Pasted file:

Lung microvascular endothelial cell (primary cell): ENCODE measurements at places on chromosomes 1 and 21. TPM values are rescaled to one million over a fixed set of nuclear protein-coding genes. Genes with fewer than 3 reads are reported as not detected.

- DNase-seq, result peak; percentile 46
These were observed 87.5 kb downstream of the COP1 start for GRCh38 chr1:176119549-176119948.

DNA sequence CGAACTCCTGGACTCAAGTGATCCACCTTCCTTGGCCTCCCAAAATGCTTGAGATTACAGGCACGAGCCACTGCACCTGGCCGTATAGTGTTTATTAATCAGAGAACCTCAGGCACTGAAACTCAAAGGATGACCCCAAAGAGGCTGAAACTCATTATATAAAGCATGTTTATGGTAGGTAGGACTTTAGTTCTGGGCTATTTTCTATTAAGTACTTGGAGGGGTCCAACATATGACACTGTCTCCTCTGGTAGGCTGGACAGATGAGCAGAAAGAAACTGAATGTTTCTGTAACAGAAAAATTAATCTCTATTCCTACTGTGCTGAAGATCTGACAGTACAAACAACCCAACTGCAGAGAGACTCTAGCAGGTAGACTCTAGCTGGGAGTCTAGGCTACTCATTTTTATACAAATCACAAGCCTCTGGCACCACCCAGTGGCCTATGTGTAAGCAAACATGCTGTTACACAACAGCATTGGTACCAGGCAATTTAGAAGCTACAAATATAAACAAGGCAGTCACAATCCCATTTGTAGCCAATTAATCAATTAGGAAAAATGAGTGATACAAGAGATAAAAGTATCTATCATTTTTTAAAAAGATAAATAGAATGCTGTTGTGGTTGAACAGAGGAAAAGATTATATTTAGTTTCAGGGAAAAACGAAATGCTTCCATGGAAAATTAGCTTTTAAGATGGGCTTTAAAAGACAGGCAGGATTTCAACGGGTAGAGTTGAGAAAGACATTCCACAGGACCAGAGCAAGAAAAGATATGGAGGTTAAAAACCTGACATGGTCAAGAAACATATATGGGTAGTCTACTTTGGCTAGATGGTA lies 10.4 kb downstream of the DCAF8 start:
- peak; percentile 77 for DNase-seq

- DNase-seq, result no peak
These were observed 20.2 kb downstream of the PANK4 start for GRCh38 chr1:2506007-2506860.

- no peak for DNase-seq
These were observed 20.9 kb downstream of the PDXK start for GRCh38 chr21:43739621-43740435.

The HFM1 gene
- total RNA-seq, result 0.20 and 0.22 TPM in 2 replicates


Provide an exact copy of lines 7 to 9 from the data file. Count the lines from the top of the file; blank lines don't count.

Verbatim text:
These were observed 20.2 kb downstream of the PANK4 start for GRCh38 chr1:2506007-2506860.

- no peak for DNase-seq
These were observed 20.9 kb downstream of the PDXK start for GRCh38 chr21:43739621-43740435.